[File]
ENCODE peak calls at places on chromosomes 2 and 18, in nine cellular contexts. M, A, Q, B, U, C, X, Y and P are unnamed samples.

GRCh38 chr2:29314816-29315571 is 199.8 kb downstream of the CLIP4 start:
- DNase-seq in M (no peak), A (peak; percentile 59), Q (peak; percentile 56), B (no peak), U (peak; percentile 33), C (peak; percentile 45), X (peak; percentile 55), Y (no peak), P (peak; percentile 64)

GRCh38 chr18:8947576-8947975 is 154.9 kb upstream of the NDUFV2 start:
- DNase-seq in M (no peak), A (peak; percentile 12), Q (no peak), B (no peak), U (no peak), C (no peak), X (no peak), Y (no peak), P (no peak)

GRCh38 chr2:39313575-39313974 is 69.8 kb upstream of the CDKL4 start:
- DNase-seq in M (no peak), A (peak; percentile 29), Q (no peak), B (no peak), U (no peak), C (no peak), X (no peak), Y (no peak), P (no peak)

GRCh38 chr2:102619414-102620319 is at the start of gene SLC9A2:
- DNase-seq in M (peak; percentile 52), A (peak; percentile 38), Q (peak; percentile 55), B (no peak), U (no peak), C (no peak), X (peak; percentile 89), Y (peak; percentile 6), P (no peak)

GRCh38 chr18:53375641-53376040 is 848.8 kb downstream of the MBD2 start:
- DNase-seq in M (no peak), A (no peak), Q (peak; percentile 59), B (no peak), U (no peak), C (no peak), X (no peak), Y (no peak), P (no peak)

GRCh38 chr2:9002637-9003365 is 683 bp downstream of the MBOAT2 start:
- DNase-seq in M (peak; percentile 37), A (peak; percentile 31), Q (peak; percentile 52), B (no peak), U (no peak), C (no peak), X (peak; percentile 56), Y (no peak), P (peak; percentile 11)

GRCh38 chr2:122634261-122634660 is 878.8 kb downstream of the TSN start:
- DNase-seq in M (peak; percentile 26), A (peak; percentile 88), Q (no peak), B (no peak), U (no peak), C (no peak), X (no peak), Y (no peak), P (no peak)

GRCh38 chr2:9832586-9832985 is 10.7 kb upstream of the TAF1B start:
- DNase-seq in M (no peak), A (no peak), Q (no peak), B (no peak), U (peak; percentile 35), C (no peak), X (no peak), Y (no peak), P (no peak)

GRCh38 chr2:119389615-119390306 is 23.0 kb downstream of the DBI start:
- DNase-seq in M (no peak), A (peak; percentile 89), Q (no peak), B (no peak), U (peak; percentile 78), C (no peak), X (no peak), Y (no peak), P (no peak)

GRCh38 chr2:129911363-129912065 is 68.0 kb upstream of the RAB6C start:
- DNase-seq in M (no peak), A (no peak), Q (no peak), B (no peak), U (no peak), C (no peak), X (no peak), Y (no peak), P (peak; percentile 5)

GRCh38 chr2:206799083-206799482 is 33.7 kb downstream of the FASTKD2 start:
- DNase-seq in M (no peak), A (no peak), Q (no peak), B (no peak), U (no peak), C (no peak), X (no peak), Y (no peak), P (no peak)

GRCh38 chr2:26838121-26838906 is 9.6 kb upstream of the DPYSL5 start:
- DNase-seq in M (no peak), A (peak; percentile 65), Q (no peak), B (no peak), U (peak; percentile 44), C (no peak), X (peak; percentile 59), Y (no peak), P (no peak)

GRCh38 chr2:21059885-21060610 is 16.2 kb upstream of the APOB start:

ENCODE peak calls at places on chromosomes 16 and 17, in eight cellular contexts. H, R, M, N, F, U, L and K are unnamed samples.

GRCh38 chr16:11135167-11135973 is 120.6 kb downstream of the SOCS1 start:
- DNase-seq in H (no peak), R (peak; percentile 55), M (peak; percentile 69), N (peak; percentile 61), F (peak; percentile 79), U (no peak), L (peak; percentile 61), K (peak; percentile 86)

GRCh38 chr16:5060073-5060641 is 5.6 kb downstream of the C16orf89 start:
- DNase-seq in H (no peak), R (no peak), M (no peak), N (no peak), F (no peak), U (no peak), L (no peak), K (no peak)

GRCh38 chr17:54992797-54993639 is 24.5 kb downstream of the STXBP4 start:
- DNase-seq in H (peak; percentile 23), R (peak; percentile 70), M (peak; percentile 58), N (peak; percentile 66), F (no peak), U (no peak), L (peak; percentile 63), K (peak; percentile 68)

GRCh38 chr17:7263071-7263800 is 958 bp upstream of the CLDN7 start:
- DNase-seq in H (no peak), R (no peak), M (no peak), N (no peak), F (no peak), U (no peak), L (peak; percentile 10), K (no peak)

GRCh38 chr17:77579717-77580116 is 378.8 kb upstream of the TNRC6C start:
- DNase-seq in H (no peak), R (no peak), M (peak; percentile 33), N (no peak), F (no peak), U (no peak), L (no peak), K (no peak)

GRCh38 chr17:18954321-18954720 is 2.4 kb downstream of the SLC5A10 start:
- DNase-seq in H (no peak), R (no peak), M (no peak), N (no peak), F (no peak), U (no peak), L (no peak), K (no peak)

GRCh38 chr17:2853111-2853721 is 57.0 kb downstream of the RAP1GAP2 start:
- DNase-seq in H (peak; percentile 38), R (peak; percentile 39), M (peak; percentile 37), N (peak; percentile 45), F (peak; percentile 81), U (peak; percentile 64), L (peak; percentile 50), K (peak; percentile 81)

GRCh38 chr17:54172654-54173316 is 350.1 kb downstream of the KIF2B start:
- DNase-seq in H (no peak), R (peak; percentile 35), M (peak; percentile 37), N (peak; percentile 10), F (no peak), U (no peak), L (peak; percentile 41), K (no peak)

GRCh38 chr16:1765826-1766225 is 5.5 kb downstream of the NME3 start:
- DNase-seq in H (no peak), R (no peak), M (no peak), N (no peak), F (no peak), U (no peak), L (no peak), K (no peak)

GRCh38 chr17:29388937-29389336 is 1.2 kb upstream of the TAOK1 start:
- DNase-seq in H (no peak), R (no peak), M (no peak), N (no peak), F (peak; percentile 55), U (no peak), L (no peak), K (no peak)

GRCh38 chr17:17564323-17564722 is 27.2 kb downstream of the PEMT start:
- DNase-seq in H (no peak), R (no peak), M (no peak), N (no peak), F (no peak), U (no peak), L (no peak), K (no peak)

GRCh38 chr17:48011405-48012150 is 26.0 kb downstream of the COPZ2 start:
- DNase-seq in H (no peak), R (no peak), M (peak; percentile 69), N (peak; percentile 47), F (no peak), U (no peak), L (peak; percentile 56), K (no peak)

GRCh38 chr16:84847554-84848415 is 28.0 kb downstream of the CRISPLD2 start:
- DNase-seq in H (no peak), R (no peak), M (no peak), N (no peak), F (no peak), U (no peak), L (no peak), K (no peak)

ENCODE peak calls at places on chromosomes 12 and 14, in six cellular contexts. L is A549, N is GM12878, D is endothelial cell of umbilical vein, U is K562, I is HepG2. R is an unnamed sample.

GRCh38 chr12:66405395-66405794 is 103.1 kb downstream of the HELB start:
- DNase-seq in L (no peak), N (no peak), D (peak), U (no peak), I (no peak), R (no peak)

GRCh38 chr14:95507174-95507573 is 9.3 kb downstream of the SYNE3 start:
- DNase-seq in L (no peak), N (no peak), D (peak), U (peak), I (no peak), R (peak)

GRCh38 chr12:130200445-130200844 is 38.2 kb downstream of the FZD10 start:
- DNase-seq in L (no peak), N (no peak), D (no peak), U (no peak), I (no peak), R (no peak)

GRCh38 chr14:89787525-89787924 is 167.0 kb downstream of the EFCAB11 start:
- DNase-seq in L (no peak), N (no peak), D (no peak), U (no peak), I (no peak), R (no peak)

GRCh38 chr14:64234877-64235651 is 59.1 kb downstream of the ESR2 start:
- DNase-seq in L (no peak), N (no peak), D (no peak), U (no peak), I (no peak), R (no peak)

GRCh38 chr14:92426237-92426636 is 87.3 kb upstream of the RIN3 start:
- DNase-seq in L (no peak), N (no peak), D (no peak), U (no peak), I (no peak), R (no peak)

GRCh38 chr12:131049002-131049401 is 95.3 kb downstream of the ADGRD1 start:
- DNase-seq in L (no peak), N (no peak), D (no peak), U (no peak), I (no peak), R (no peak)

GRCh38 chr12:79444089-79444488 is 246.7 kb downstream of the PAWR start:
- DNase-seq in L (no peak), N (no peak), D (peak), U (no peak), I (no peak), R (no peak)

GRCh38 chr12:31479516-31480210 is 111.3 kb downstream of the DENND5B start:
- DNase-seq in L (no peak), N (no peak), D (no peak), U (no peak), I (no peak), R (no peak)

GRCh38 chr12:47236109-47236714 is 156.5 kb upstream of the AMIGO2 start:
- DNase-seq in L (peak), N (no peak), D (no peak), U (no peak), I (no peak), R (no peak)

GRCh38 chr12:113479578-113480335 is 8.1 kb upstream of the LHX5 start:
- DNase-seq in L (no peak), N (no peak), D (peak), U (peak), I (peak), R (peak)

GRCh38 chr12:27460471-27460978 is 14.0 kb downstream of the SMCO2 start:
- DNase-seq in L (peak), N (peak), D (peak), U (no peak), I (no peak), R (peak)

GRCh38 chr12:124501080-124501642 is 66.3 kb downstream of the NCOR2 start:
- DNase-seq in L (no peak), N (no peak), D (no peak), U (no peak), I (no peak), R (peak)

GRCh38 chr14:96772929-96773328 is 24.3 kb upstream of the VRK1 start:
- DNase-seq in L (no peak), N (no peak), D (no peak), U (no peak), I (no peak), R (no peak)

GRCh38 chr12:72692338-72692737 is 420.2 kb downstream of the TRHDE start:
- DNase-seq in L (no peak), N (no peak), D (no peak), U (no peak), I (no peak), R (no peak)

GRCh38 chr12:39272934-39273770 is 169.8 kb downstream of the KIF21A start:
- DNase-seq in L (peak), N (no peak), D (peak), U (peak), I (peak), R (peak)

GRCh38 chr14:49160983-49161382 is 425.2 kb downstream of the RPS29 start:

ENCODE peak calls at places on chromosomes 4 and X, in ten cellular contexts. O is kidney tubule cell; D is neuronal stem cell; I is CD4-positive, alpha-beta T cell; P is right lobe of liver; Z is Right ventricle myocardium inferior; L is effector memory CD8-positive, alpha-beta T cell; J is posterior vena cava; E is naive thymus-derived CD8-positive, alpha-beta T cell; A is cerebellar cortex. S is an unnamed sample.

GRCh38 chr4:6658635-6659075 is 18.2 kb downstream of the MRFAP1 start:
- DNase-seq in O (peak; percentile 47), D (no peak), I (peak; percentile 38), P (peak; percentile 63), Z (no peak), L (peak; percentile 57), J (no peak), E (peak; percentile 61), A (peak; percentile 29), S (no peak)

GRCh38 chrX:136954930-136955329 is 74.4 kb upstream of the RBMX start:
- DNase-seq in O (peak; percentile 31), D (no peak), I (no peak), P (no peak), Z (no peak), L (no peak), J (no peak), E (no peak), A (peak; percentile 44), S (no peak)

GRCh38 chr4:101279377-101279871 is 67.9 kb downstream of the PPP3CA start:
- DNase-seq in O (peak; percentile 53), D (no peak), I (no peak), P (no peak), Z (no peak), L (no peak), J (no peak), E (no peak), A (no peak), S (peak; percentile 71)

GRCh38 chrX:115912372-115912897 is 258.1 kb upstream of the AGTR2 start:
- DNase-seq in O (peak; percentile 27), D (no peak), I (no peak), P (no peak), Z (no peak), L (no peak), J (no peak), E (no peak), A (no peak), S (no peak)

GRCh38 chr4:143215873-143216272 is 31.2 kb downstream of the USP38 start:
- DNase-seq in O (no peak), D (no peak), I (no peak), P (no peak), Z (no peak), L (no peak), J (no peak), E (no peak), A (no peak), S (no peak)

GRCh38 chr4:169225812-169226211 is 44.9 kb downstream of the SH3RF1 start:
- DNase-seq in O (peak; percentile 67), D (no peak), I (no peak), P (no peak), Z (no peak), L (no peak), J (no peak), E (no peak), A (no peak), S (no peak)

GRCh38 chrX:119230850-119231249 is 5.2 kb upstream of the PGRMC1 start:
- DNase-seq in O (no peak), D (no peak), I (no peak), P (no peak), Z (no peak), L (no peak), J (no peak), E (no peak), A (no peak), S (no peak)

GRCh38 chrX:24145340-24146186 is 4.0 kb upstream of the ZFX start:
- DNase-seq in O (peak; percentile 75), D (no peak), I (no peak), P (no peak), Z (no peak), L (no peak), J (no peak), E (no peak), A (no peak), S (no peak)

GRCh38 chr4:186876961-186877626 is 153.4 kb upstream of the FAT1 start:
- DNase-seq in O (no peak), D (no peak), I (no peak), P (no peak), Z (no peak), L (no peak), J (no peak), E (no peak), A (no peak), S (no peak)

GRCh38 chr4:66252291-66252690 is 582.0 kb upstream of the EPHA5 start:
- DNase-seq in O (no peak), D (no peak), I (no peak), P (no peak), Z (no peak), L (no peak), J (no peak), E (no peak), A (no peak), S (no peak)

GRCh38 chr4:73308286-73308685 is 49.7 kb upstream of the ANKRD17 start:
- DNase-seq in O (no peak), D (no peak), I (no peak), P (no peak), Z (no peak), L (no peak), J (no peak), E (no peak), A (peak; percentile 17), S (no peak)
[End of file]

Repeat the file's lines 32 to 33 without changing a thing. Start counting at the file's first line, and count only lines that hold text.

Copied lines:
GRCh38 chr17:54992797-54993639 is 24.5 kb downstream of the STXBP4 start:
- DNase-seq in H (peak; percentile 23), R (peak; percentile 70), M (peak; percentile 58), N (peak; percentile 66), F (no peak), U (no peak), L (peak; percentile 63), K (peak; percentile 68)